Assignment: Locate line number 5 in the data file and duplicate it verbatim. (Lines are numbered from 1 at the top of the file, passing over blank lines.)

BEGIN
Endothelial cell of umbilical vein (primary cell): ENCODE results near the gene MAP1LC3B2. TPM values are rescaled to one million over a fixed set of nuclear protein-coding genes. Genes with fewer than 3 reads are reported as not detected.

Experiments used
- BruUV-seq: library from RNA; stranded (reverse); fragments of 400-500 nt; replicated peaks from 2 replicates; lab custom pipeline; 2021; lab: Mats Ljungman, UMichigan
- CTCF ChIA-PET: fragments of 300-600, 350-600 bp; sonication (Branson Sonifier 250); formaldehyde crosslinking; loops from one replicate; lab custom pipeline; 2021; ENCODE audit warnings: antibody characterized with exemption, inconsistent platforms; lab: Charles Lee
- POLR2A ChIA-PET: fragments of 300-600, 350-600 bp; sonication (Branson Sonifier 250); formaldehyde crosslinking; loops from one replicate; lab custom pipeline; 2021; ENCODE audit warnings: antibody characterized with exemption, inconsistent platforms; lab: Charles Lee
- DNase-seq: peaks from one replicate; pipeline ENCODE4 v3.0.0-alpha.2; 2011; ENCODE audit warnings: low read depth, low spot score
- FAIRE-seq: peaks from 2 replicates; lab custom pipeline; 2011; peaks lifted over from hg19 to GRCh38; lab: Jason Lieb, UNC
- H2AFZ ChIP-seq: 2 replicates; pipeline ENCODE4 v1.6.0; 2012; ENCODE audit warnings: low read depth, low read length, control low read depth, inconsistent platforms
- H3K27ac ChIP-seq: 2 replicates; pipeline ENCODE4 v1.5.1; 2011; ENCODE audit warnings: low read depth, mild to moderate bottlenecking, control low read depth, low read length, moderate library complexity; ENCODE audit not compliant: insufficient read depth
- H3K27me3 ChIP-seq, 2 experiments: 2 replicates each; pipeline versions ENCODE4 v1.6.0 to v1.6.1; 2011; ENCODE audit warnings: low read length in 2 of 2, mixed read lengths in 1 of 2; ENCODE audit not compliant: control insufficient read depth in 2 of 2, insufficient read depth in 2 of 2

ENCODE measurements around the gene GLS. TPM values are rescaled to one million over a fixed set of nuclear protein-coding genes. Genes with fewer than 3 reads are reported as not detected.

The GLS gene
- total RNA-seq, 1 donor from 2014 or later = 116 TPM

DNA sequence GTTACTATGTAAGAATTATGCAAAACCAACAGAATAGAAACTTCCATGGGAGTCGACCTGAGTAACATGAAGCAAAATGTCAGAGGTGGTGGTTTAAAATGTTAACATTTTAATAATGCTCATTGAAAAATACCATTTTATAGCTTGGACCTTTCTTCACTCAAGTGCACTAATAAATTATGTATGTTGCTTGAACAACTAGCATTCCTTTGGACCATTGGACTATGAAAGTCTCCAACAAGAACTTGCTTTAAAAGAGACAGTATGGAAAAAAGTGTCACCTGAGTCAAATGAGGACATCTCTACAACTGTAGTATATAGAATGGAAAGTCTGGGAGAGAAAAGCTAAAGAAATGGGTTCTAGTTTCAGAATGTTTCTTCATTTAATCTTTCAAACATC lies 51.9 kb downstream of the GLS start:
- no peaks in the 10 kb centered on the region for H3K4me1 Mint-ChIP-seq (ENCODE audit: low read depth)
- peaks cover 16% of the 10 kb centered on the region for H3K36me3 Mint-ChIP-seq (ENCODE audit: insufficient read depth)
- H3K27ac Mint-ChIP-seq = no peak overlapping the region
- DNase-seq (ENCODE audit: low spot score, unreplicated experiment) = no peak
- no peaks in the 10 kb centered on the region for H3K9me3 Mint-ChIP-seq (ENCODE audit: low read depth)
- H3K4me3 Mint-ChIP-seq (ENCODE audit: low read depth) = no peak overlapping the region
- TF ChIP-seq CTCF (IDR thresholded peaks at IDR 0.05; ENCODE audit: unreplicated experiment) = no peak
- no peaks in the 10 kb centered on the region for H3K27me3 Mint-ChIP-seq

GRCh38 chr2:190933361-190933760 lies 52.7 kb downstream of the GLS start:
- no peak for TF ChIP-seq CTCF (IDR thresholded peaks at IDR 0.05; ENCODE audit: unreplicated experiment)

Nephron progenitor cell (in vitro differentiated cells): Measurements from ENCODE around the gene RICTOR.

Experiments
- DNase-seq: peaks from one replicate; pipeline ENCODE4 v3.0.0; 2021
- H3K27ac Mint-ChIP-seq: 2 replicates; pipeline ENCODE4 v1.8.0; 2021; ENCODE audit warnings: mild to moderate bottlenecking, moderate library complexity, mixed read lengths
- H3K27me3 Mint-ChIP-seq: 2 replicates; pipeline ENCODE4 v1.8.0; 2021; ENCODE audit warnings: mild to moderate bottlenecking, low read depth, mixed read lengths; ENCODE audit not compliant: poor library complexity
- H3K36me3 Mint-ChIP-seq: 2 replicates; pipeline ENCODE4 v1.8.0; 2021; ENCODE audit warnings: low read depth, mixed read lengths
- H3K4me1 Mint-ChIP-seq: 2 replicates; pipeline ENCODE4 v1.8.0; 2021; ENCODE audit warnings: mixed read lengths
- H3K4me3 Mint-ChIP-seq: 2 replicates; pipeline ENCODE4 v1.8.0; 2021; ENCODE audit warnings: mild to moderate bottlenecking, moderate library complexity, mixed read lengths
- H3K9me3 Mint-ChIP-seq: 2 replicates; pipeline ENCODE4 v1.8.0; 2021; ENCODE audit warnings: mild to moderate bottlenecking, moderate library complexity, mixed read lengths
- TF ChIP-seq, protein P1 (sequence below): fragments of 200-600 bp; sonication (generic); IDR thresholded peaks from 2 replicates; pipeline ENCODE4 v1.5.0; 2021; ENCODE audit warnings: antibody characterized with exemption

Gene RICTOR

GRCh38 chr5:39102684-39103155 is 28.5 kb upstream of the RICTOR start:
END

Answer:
- POLR2A ChIA-PET: fragments of 300-600, 350-600 bp; sonication (Branson Sonifier 250); formaldehyde crosslinking; loops from one replicate; lab custom pipeline; 2021; ENCODE audit warnings: antibody characterized with exemption, inconsistent platforms; lab: Charles Lee